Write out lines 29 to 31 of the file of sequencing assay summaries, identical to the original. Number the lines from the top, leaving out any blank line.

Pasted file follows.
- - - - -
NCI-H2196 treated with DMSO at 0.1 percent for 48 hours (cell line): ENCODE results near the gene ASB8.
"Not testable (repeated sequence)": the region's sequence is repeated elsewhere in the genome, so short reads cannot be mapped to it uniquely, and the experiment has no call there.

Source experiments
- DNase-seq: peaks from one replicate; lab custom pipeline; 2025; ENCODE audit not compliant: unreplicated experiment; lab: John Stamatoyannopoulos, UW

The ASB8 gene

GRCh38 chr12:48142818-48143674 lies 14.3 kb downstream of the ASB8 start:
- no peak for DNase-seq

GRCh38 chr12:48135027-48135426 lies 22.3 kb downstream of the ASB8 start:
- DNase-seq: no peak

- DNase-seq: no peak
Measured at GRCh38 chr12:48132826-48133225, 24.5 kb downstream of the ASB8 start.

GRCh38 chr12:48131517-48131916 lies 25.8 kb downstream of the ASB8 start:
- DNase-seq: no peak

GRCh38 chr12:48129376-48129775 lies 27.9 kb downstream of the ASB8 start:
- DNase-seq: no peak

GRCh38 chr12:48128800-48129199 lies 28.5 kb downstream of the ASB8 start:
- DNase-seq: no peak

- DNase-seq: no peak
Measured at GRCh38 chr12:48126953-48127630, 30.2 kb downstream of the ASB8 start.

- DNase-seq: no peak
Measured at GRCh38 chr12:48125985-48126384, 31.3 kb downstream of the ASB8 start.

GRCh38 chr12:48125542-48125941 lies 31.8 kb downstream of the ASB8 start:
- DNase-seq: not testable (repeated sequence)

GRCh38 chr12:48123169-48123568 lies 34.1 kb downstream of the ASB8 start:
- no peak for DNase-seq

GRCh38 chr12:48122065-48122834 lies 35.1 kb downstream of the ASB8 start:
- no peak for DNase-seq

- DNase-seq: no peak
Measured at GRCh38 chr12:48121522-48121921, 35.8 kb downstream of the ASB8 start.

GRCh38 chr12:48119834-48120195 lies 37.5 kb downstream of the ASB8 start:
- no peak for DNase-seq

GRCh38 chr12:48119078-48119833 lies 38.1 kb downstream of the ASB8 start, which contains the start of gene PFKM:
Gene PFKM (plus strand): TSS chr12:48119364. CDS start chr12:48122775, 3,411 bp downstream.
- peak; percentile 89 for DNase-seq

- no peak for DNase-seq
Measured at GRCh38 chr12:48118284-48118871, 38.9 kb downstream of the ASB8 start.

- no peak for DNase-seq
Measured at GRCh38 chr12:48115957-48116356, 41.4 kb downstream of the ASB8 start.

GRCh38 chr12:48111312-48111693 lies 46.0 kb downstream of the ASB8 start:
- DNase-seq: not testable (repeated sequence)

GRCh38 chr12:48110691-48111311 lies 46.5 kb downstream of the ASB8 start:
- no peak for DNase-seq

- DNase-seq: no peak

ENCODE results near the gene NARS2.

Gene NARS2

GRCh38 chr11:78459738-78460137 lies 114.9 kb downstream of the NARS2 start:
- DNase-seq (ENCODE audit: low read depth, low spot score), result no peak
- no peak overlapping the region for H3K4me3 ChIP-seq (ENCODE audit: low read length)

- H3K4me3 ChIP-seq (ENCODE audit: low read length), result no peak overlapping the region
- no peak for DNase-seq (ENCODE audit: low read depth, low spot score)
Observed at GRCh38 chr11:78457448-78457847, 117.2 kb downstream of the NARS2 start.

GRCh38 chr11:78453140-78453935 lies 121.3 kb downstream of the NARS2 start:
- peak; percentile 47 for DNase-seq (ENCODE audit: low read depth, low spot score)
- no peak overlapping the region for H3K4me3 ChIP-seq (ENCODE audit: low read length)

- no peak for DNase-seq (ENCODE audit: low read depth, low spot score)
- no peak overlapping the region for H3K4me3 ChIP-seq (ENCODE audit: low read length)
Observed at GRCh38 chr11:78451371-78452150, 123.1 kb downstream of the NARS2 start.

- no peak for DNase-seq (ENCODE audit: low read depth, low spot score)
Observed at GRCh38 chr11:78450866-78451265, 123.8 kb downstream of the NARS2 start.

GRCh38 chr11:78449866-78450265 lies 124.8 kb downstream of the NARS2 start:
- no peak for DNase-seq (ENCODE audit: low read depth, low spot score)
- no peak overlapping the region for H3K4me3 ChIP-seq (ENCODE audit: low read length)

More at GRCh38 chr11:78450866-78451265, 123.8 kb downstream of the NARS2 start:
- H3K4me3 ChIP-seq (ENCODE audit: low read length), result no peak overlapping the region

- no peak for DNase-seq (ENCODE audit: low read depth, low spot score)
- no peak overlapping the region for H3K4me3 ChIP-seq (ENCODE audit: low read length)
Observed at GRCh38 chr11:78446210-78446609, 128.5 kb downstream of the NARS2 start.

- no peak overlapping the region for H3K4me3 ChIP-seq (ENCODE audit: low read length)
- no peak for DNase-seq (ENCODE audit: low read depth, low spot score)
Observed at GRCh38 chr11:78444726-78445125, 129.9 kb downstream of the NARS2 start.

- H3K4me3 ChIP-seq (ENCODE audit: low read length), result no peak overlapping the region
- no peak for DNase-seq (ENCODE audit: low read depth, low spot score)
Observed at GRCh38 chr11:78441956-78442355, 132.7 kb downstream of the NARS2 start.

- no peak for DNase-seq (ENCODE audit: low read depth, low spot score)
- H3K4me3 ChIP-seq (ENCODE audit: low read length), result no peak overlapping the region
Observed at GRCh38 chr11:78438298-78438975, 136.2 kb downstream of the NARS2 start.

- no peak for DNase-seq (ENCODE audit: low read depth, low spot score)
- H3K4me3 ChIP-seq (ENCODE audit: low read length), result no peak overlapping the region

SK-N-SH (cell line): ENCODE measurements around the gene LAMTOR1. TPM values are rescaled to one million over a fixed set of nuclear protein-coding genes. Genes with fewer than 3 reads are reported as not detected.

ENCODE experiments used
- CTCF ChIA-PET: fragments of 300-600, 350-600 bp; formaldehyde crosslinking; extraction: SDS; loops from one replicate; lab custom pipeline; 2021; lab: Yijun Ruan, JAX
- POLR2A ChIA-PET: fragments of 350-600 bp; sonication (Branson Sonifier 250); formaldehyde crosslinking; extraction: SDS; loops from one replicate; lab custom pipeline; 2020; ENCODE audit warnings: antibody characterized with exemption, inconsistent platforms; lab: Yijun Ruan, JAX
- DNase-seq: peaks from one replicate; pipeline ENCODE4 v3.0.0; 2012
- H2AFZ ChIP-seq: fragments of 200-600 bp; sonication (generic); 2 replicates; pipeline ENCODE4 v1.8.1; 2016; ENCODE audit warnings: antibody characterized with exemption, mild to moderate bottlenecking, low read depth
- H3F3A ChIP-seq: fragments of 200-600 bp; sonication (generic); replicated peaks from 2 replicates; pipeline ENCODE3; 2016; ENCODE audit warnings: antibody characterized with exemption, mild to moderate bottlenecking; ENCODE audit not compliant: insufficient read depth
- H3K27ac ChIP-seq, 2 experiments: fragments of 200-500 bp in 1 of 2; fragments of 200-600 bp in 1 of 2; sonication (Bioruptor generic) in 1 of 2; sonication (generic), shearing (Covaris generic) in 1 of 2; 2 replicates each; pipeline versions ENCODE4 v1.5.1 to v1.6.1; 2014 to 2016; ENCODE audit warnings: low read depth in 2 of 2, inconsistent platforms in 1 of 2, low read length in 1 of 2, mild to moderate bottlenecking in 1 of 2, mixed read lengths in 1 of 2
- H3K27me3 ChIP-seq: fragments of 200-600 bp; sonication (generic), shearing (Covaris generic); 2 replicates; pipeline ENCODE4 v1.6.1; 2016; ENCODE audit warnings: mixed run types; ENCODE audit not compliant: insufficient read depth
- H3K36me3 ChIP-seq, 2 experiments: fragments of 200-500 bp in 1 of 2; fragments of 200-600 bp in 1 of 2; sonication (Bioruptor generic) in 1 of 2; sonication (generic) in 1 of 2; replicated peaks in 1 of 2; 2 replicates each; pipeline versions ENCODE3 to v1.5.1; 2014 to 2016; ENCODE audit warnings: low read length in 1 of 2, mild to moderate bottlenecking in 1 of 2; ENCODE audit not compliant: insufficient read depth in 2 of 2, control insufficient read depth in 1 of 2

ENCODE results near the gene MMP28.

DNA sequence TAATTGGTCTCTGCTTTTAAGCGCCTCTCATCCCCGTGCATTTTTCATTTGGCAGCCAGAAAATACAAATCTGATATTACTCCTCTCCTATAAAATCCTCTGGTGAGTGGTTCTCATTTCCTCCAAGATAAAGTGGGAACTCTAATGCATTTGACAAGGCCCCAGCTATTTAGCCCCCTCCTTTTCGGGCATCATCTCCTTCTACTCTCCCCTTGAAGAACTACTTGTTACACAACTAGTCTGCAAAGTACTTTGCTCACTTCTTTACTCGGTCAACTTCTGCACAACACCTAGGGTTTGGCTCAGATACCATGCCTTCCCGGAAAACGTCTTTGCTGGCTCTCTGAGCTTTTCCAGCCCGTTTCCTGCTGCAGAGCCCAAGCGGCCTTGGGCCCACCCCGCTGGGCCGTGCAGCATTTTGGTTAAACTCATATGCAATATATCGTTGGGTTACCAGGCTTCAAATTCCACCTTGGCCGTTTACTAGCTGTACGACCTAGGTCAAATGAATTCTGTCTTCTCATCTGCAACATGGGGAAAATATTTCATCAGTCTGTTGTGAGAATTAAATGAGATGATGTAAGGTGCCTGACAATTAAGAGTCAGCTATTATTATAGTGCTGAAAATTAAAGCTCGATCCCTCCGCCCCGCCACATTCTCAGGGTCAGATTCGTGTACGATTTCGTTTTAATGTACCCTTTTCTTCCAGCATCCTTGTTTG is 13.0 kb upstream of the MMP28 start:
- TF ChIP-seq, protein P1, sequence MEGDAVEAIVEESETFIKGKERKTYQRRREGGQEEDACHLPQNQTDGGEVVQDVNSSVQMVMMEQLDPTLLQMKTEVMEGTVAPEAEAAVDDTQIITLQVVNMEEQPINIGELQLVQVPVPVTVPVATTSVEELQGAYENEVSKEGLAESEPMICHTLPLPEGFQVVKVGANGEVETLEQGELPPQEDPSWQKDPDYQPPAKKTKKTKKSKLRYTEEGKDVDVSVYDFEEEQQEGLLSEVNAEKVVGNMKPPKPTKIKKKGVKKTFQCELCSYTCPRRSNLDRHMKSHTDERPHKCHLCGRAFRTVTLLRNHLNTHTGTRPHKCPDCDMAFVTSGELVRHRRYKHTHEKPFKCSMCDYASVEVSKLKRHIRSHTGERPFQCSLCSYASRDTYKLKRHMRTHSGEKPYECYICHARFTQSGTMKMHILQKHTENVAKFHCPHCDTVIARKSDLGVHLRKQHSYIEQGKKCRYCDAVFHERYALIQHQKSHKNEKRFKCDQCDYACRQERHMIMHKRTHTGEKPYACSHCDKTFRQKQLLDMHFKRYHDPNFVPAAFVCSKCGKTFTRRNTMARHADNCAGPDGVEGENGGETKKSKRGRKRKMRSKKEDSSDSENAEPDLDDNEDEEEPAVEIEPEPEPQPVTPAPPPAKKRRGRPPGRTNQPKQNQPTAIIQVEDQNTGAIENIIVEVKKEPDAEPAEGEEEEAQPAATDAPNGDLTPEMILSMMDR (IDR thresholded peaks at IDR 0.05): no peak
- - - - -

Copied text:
Measured at GRCh38 chr12:48121522-48121921, 35.8 kb downstream of the ASB8 start.

GRCh38 chr12:48119834-48120195 lies 37.5 kb downstream of the ASB8 start:
- no peak for DNase-seq